To continue celebrating short stories for a short month, we’re moving to some of my favorite anthologies. Anthologies are a great way to discover new talent and enjoy your favorite authors at the same time. All the ones I picked here have a theme or challenge each author had to adhere to and some help support good causes.

Lone Star Noir (Akashic Noir) Cover ImageLone Star Noir edited by Bobby and Johnny Byrd – I might be biased since it covers my adopted state, but this gives a great overview of the the great crime writing talent we have in Texas as well as grabbing a few writers who normally write outside the genre. Joe Lansdale riffs off the movie Bring Me The Head Of Alfredo Garcia, Jesse Sublett pulls an Austin heist man’s revenge, and George Wier’s “Duckweed” is a fun yarn with a man on the run. Lisa Sandlin’s story lead to her wonderful PI story The Do Right. The Byrds even unearthed a story by the late great James Crumley. This is a great example of the Akashic Noir anthologies.

Trouble In The Heartland: Crime Fiction Based On The Songs Of Bruce Sprinsteen edited by Joe Clifford- Being a Springsteen fan makes me biased again. Whether playing off the song title or playing close to the lyrics, these stories capture the working class pathos of The Boss. Dennis Lehane kicks it into gear with his take on “State Trooper,” then Jordan Harper plants his own flag, using “Because The Night.” Hilary Davidson takes a dark haunting look at “Hungry Heart” and Les Edgerton gets you into the mind of a cold blooded “Ice Man.” If you can handle a lot of stories with brutality give this one a shot. Proceeds go to The Bob Woodruff Foundation for veterans.

In Sunlight or in Shadow: Stories Inspired by the Paintings of Edward Hopper Cover ImageIn Sunlight Or In Shadow edited by Lawrence Block – Block had each auther pick a Dennis Hopper painting and write a story behind it. Jeffery Deaver used “Hotel by The Railway” for a spy yarn, Stephen King shows “The Room In New York” is less serene than it appears, and the editor’s interpretation of “The Automat” is haunting. All of the stories show how great art and an artist from one medium can spark creativity in ones from an other.

Wall Street Noir edited by Peter Spiegelman – Speigelman, a former programmer on Wall Street took the Akashic Noir idea of stories centered around a certain place and expanded it to the reach of that place, starting with the street, New York City, then U.S., and finally internationally. Megan Abbott looks at crime and finance in Harlem, John Burdette looks at business and sex in Asia, and Peter Blauner gives a story about a broker, his psychiatrist, and the movie The Godfather.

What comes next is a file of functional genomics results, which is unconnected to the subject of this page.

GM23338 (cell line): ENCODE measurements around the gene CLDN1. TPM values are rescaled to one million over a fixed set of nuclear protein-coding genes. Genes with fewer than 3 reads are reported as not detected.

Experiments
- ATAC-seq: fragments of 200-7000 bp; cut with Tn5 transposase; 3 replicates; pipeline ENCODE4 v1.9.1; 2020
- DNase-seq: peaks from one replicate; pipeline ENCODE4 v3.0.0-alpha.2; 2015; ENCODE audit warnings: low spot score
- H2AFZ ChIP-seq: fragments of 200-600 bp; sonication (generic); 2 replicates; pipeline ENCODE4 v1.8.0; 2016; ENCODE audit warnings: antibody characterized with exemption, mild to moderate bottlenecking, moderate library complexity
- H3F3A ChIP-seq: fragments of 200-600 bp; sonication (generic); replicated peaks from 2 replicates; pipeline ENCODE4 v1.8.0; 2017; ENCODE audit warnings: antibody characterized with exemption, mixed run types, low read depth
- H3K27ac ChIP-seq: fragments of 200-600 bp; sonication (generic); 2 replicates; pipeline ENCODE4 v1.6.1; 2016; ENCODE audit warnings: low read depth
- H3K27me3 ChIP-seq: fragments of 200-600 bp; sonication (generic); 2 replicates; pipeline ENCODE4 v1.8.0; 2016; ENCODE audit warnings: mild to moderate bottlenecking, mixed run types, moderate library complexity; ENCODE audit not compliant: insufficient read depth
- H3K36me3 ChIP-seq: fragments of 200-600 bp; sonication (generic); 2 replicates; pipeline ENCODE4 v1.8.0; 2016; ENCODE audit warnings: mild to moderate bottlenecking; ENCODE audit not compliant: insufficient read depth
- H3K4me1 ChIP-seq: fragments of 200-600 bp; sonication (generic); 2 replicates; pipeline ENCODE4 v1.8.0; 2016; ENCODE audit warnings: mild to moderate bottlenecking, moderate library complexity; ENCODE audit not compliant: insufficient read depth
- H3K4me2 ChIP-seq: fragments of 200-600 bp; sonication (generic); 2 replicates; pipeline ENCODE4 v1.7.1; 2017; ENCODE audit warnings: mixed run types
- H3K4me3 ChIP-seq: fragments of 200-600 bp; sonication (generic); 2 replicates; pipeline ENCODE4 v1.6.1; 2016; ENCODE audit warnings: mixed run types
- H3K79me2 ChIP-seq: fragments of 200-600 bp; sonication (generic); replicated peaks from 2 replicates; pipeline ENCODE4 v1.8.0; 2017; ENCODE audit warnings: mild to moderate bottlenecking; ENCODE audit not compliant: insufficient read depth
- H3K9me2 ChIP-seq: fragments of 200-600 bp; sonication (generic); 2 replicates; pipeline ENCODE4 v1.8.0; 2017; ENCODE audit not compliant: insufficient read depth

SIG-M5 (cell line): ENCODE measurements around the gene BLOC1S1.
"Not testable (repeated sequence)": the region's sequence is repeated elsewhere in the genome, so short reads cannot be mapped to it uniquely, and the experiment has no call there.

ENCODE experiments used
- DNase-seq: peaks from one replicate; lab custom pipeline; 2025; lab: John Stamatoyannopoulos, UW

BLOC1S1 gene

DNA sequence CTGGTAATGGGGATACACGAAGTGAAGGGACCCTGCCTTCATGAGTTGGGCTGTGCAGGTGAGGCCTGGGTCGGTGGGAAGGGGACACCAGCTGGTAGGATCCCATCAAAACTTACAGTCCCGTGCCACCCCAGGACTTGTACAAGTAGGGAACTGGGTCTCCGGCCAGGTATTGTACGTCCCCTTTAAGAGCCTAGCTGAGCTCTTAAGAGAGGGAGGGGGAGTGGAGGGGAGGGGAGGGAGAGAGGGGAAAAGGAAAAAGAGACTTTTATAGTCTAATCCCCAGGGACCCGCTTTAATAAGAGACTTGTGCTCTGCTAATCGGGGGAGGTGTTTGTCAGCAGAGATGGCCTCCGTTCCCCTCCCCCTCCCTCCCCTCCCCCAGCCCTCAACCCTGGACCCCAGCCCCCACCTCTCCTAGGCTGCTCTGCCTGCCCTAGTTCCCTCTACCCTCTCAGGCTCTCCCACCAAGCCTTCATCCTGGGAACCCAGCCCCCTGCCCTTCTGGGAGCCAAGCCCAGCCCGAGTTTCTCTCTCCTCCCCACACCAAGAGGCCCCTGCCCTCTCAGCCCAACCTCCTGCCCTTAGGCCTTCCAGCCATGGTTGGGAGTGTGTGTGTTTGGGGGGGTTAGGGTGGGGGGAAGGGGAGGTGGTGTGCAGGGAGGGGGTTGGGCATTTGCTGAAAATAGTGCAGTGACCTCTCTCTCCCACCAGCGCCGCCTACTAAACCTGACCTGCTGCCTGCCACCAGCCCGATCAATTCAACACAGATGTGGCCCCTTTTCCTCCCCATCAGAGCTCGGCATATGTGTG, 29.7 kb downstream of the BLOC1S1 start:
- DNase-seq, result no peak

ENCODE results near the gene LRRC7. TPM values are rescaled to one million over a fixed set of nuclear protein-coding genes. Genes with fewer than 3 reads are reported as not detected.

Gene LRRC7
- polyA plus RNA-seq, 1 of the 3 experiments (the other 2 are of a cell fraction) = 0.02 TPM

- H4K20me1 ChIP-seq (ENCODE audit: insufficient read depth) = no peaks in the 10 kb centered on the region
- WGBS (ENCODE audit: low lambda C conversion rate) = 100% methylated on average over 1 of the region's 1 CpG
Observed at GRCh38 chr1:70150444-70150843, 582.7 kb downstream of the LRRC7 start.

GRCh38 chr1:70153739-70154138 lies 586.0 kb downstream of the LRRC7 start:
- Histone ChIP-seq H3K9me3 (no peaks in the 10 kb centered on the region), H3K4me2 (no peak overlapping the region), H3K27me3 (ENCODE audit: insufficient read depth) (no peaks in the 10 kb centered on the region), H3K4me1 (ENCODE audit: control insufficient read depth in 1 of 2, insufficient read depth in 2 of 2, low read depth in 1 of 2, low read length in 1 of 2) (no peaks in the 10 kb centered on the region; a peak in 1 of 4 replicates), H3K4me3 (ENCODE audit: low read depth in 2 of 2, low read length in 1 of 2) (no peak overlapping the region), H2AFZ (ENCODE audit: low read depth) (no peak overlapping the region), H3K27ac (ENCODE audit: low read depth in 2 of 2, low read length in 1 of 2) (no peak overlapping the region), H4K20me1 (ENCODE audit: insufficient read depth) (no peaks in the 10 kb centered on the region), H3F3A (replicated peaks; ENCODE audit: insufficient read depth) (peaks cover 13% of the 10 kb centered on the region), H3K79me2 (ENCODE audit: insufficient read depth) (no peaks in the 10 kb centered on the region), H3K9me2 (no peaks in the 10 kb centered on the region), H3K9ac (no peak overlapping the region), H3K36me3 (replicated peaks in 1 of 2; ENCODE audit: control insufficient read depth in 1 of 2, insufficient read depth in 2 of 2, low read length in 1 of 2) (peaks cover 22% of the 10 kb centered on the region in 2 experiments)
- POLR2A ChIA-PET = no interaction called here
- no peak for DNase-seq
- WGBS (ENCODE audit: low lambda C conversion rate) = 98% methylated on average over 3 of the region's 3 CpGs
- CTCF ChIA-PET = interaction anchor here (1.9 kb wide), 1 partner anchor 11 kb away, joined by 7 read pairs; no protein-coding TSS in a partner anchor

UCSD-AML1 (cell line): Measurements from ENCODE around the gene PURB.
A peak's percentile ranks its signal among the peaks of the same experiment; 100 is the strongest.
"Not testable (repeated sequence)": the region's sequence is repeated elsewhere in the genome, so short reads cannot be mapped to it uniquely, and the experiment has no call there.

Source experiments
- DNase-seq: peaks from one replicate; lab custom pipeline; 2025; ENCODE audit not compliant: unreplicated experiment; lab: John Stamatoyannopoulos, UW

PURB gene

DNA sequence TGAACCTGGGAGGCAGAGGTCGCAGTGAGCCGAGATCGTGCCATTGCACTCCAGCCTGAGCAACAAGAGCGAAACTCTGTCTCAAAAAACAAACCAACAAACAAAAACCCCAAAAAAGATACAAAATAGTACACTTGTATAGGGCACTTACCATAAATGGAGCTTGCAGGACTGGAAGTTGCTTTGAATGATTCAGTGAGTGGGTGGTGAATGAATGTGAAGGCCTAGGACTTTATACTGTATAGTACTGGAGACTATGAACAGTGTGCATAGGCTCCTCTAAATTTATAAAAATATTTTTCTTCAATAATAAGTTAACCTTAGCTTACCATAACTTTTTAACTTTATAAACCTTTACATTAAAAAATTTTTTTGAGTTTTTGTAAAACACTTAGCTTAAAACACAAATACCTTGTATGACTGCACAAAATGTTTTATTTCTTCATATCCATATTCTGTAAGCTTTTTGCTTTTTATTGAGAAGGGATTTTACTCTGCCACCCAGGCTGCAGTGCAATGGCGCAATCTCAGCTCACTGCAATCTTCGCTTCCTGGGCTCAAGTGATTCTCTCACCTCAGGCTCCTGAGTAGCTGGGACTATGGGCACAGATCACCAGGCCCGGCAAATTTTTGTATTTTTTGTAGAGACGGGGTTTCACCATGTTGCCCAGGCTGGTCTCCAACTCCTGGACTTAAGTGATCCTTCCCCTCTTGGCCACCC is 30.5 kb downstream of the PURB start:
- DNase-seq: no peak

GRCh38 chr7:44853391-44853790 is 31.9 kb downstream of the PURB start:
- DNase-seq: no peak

The Highway Kind: Tales of Fast Cars, Desperate Drivers, and Dark Roads: Original Stories by Michael Connelly, George Pelecanos, C. J. Box, Diana Gabaldon, Ace Atkins & Others Cover ImageThe Highway Kind edited by Patrick Milliken – A great collection of stories of crime and automobiles. George Pelecanos uses a muscle car as a meditation on rage, death, and change in “The Black Ford Cuda.” Joe Lansdale (who is in three of these anthologies) creates a Depression-era Tom Sawyer-like romp with “Driving To Geronimo’s Grave”, and Wallace Stroby puts us on a desolate highway with a tense encounter with a motorist and a biker in “night Run” that carries echoes of the Richard Matheson classic “Duel.”


With BookPeople celebrating short stories for this short month of February, I thought I’d share some of my favorite collections. First is author collections. Many of these authors have written  some wonderful novels, but their craft really shines in short fiction. In all these books, not one writer has a weak one in the bunch.

The Big Book of the Continental Op Cover ImageThe Big Book of Continental Op by Dashiell Hammett – The punk rock of detective fiction. Fast, hard, and from the proletariat. Hammett, a former Pinkerton operative, tore apart the gentility of the drawing room detective and made him a working class hero. His story “The Tenth Clew” is practically a dismissal of the Sherlock Holmes story.

Crimes In Southern Indiana by Frank Bill – Every tale in here is a fine if tarnished gem. Each is a violent portrait of a decaying Midwest where the gun culture has met the drug culture. A story reminiscent of the Maltese falcon, but with a coon hound replacing the black bird, has a great last line.

Love and Other Wounds: Stories Cover ImageLove And Other Wounds by Jordan Harper- It’s as if Harper took Hammett’s rough and tumble hard boiled style and expanded on it for this century. All of these are edgy tales with that views many of it’s survivors and criminals on the fringe with a beautiful dark romanticism.

Cannibals: Stories From The Edge Of The Pine Barrens by Jen Conley- Conley delivers a wonderful empathy to her characters whether they be a single barmaid trying to make the best choice for her grandchild for a different life than her or her daughter’s, small time crooks, or her reccurring police officer Andrea Vogel.

Take-Out: And Other Tales of Culinary Crime Cover ImageTake Out by Rob Hart – Hart finds intersection of crime and food (or sometimes drink) in these well crafted tales that often explore his home of New York City as well. The story “Creampuff” about a bouncer at a designer pastry shop is worth the price alone. Hart shows there can be a lot of humor and humanity in hard boiled.



Ian Rankin’s latest novel featuring John Rebus, In a House of Lies, has the now retired inspector drawn into an old missing persons case he was involved in that has turned into one of murder when the body is finally discovered and assigned to his former partner Clarke. The question is, is he trying to help or throw her off since police corruption is connected to officers he worked with. Ian was kind enough to take some questions from us about the book and his main character.

In a House of Lies (A Rebus Novel) Cover ImageMysteryPeople Scott: How did the idea for In a House of Lies come about?